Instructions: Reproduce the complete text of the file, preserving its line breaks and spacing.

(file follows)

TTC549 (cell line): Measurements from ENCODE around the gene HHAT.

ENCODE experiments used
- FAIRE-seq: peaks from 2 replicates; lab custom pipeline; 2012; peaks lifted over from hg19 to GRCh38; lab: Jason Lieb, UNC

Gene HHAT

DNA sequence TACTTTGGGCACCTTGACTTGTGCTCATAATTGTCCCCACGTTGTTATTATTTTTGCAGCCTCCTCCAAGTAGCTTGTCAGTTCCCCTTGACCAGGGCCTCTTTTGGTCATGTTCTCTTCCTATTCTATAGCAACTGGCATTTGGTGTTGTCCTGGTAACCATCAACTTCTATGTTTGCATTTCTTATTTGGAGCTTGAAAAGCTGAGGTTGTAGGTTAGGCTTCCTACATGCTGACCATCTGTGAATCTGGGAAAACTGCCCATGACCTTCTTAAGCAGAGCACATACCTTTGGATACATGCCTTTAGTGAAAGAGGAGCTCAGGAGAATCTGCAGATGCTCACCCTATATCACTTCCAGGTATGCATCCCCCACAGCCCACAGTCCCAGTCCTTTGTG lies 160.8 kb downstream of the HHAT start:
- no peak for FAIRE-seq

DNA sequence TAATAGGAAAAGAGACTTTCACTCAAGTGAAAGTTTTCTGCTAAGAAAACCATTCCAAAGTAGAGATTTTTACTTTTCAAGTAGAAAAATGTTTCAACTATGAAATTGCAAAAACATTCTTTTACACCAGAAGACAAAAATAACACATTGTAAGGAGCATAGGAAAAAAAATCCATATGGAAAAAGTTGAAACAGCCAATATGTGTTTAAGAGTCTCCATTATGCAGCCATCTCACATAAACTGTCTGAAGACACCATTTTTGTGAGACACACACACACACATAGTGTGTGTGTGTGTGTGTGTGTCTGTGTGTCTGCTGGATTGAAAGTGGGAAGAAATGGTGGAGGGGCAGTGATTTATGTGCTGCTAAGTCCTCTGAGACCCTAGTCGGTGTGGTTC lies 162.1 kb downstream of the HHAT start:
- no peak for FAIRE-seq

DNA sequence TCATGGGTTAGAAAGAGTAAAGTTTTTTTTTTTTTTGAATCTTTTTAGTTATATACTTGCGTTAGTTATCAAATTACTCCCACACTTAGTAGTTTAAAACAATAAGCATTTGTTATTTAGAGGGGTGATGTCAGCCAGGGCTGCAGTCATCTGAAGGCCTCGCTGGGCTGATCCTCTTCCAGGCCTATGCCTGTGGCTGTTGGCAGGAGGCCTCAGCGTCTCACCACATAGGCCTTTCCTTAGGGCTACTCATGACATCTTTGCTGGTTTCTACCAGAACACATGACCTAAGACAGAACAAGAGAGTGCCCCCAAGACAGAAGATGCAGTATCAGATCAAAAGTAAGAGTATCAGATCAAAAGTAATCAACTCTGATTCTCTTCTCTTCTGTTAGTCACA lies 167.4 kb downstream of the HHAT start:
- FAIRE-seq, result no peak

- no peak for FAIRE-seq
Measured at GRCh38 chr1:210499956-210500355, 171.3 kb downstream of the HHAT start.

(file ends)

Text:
TTC549 (cell line): Measurements from ENCODE around the gene HHAT.

ENCODE experiments used
- FAIRE-seq: peaks from 2 replicates; lab custom pipeline; 2012; peaks lifted over from hg19 to GRCh38; lab: Jason Lieb, UNC

Gene HHAT

DNA sequence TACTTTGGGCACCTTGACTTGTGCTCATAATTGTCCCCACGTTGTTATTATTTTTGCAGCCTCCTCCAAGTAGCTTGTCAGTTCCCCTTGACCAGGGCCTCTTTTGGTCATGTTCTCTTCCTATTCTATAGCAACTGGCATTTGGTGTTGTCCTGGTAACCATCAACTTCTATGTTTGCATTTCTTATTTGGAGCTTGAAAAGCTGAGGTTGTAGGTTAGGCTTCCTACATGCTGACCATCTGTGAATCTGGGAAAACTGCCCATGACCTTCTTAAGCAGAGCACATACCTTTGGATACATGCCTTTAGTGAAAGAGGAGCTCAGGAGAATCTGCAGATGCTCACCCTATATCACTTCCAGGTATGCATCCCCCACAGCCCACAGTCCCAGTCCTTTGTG lies 160.8 kb downstream of the HHAT start:
- no peak for FAIRE-seq

DNA sequence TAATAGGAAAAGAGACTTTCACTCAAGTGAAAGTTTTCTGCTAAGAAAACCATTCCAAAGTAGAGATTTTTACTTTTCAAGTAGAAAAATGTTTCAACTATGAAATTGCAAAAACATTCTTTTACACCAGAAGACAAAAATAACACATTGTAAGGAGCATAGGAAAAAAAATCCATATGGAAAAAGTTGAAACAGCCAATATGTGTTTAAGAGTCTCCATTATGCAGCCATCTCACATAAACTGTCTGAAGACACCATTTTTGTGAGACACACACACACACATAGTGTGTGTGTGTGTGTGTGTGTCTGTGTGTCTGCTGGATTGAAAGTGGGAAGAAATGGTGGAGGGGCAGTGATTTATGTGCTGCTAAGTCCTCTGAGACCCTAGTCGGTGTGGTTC lies 162.1 kb downstream of the HHAT start:
- no peak for FAIRE-seq

DNA sequence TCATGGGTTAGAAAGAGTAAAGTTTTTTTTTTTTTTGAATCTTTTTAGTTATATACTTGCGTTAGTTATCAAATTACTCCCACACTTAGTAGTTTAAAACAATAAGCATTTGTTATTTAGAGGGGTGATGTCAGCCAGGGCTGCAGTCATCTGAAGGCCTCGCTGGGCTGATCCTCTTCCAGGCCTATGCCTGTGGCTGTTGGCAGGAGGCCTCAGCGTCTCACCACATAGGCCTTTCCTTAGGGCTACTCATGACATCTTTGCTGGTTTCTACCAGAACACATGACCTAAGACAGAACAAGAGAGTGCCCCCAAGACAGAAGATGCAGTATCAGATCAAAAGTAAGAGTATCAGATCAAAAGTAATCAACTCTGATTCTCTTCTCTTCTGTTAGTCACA lies 167.4 kb downstream of the HHAT start:
- FAIRE-seq, result no peak

- no peak for FAIRE-seq
Measured at GRCh38 chr1:210499956-210500355, 171.3 kb downstream of the HHAT start.